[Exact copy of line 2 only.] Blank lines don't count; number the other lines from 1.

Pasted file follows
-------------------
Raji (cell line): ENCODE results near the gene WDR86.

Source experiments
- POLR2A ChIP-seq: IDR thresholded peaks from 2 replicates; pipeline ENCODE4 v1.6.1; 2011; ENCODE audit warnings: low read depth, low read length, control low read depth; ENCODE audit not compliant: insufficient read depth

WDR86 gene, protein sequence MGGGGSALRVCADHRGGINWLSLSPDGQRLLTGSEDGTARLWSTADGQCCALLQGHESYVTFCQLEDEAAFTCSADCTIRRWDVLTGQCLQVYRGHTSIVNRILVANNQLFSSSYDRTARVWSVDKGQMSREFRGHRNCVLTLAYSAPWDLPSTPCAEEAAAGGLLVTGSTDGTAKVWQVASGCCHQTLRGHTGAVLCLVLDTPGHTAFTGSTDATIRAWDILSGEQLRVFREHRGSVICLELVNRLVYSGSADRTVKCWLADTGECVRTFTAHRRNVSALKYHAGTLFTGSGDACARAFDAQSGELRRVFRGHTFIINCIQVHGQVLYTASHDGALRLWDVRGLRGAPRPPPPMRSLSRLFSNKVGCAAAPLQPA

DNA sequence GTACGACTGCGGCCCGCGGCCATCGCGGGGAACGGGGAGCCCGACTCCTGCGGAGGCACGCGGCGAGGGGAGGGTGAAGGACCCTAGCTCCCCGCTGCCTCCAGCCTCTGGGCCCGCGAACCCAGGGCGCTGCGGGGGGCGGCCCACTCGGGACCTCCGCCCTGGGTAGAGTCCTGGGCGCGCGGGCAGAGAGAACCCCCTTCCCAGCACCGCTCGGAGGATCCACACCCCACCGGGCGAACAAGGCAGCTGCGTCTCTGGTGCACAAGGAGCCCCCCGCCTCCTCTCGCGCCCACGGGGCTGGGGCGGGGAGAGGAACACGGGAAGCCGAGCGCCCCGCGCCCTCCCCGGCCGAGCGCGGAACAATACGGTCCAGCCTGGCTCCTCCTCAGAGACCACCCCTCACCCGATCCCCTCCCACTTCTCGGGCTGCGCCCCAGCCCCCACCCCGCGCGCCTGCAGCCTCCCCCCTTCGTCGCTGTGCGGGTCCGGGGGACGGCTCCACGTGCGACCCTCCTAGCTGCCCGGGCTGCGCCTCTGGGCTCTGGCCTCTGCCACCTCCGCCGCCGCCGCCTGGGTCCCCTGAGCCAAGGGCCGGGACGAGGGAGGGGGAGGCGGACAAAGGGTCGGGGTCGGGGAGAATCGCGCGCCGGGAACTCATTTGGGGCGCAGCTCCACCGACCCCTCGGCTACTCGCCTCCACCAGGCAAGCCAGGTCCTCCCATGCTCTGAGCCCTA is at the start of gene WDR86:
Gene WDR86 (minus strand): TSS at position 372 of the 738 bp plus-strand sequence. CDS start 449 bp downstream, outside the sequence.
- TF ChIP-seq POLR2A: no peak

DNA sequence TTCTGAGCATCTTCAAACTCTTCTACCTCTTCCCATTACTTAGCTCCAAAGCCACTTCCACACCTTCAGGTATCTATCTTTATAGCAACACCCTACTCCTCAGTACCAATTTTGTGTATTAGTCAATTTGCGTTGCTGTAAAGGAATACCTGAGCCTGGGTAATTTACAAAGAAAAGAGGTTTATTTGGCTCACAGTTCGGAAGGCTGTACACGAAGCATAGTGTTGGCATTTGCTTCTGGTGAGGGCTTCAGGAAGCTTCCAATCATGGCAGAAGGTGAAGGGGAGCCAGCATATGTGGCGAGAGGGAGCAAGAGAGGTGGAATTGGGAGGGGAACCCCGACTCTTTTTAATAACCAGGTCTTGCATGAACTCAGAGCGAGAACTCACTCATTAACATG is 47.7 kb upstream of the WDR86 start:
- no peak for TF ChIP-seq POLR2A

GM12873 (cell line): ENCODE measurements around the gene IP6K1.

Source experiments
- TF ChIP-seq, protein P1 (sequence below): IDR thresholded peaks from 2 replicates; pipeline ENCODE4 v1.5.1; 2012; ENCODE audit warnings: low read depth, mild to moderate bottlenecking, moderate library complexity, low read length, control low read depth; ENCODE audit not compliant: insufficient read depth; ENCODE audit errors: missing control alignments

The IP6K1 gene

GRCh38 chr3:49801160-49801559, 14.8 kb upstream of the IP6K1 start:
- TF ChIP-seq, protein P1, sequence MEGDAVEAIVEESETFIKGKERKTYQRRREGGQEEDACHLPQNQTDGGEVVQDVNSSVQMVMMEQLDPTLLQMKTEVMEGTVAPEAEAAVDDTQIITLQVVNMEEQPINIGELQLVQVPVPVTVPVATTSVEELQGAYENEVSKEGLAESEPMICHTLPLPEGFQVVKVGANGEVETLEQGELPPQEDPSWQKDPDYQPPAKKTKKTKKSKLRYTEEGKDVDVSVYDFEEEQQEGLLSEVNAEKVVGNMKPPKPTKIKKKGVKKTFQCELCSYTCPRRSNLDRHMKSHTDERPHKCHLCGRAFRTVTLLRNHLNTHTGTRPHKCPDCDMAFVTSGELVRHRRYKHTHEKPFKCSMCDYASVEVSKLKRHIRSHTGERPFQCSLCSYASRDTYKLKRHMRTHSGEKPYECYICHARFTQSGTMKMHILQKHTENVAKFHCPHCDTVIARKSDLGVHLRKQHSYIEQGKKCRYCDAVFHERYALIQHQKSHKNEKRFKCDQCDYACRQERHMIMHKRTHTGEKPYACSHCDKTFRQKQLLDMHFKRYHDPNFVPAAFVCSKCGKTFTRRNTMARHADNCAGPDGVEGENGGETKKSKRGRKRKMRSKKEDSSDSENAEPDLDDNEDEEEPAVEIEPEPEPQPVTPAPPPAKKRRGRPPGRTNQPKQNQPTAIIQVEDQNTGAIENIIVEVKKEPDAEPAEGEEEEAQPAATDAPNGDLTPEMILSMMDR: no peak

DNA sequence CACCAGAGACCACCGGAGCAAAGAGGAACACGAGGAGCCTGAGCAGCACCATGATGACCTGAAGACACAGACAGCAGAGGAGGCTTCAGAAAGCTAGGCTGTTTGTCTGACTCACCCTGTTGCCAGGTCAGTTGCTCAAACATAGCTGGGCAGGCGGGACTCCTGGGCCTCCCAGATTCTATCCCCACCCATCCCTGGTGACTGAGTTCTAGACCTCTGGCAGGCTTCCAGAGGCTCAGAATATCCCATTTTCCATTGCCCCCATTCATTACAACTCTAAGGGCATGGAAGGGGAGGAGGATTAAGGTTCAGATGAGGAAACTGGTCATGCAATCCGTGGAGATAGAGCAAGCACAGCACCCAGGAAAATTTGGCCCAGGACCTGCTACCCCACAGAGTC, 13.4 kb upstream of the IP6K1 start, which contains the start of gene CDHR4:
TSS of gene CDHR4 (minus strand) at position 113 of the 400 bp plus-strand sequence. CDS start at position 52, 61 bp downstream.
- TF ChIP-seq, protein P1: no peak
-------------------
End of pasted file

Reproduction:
Source experiments